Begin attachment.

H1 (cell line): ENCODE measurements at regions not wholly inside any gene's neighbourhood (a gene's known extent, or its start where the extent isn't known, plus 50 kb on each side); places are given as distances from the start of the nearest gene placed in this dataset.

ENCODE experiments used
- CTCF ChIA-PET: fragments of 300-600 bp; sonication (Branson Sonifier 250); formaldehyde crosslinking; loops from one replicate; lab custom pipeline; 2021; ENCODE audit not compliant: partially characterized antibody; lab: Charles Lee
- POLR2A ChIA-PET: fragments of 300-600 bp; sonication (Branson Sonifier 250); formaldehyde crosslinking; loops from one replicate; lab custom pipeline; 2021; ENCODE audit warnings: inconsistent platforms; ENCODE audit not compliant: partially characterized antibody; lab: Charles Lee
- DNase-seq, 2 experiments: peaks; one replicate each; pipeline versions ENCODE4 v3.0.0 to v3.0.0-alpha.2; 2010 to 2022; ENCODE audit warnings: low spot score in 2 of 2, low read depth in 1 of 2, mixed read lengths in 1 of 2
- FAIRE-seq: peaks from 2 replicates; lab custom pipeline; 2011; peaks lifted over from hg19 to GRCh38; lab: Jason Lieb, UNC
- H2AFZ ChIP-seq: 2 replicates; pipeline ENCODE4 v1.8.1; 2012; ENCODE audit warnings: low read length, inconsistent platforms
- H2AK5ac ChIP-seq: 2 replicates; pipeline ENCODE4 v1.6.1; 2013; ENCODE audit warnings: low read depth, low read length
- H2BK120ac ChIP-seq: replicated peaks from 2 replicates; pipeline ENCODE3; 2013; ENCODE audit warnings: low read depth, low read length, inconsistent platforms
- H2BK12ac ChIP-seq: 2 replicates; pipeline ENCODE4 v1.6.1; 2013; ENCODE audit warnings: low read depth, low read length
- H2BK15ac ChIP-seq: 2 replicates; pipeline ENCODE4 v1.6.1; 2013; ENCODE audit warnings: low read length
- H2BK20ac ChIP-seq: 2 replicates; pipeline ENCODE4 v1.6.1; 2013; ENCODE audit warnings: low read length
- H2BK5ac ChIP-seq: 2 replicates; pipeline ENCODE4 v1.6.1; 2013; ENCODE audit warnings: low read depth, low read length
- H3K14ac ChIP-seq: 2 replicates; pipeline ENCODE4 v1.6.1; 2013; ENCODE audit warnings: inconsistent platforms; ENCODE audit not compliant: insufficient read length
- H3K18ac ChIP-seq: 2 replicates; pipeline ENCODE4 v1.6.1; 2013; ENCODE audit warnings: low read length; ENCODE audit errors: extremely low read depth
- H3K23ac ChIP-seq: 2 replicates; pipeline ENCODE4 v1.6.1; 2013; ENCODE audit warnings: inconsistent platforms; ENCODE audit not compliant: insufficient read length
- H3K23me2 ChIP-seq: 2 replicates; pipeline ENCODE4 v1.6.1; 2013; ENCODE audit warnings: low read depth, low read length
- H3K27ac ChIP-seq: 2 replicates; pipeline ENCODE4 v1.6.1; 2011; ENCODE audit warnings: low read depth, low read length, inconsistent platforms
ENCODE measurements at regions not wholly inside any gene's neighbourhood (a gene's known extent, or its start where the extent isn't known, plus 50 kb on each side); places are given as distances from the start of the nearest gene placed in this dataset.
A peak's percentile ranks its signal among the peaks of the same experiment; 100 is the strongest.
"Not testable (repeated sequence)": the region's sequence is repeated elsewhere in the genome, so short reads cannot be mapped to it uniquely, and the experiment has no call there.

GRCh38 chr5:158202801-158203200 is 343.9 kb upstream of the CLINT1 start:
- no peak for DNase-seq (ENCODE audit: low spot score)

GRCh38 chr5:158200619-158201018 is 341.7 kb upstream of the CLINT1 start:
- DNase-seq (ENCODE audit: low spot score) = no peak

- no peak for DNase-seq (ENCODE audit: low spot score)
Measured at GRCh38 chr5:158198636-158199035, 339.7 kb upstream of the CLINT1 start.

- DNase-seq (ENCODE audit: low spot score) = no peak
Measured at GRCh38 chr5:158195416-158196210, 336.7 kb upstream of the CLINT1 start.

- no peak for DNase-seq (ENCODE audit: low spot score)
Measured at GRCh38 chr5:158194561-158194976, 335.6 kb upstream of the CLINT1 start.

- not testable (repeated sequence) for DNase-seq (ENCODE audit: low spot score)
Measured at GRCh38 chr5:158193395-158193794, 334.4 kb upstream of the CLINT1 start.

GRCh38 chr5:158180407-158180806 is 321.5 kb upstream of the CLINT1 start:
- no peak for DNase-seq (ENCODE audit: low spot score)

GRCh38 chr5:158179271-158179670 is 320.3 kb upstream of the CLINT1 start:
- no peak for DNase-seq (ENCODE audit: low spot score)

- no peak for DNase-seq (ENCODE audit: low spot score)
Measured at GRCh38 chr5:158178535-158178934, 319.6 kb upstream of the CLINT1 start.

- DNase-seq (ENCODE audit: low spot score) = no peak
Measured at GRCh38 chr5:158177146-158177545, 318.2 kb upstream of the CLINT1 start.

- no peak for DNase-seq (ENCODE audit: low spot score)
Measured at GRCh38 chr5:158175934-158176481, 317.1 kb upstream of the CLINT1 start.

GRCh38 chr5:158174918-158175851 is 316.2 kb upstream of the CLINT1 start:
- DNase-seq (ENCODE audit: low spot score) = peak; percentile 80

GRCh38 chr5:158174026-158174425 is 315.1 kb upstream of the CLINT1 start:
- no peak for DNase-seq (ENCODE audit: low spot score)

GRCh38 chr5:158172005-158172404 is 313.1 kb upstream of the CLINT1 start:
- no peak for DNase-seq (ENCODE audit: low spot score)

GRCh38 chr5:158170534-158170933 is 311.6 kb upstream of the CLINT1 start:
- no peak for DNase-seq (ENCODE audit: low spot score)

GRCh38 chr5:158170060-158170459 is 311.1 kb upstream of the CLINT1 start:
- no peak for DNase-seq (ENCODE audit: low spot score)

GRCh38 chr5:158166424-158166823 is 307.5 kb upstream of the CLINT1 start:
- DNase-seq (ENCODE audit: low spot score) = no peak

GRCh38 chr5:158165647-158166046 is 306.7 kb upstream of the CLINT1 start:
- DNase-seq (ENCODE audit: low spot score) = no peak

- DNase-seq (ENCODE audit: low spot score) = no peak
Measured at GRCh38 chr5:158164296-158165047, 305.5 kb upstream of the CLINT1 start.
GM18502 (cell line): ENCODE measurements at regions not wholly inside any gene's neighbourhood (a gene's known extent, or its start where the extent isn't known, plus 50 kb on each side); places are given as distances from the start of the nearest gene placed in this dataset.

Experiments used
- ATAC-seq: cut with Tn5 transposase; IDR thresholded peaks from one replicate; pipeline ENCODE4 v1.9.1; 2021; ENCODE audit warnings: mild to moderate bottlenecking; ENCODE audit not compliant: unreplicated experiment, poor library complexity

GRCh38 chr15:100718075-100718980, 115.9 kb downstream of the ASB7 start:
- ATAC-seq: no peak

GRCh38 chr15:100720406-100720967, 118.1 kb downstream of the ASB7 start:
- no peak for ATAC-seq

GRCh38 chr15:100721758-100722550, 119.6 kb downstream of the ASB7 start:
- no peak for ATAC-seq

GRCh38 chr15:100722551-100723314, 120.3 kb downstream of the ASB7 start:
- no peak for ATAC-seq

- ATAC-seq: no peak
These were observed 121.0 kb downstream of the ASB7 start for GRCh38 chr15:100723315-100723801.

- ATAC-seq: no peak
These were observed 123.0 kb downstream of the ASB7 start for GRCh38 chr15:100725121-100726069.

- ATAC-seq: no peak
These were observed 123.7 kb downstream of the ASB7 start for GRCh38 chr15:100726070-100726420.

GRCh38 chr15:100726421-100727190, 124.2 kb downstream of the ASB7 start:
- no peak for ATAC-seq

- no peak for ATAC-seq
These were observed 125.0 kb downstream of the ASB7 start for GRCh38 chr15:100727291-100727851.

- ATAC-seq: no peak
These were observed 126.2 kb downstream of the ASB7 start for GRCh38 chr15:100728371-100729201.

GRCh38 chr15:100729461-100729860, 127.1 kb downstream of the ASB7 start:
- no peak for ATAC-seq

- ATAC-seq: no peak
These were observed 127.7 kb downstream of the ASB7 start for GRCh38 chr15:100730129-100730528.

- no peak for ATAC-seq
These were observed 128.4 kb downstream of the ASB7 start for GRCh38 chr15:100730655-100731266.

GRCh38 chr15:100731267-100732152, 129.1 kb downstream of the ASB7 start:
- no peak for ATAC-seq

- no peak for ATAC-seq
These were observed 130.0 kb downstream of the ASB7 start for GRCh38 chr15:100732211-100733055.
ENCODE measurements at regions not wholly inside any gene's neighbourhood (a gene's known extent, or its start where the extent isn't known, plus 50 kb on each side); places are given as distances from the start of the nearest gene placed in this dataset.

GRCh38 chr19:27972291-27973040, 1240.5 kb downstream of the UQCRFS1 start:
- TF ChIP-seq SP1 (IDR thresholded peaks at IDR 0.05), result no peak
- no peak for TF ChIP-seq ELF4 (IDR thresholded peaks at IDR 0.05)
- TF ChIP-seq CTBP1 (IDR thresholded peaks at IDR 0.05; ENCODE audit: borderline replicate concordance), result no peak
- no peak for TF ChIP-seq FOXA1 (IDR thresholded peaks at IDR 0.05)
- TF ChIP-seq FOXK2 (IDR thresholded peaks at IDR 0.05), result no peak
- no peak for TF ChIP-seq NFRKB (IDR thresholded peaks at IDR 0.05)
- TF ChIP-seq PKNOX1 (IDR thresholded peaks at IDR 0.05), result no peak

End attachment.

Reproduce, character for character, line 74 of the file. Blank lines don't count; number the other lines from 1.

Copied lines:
These were observed 123.0 kb downstream of the ASB7 start for GRCh38 chr15:100725121-100726069.